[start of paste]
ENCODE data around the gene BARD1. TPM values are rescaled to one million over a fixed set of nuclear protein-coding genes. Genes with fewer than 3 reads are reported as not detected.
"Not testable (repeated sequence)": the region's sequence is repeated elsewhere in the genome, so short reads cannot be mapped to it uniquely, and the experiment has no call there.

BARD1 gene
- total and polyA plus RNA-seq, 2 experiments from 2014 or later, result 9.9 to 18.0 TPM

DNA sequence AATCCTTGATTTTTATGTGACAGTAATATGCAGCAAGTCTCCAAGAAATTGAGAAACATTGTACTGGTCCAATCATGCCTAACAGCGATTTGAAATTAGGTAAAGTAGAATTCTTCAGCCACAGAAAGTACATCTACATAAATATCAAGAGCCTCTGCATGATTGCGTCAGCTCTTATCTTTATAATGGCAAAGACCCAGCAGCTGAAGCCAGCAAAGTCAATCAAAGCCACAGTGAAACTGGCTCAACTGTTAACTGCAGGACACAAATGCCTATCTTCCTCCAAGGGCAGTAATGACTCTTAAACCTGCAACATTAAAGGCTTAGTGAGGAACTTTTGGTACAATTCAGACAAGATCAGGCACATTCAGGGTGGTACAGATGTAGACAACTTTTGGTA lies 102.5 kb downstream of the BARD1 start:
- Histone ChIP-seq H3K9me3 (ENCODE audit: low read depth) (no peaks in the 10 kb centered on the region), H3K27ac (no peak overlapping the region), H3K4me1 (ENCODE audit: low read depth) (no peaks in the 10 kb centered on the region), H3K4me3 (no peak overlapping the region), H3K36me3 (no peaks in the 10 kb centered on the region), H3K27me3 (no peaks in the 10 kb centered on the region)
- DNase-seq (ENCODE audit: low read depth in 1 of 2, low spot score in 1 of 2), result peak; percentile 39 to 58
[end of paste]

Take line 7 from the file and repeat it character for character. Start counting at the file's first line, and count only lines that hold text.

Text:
- DNase-seq (ENCODE audit: low read depth in 1 of 2, low spot score in 1 of 2), result peak; percentile 39 to 58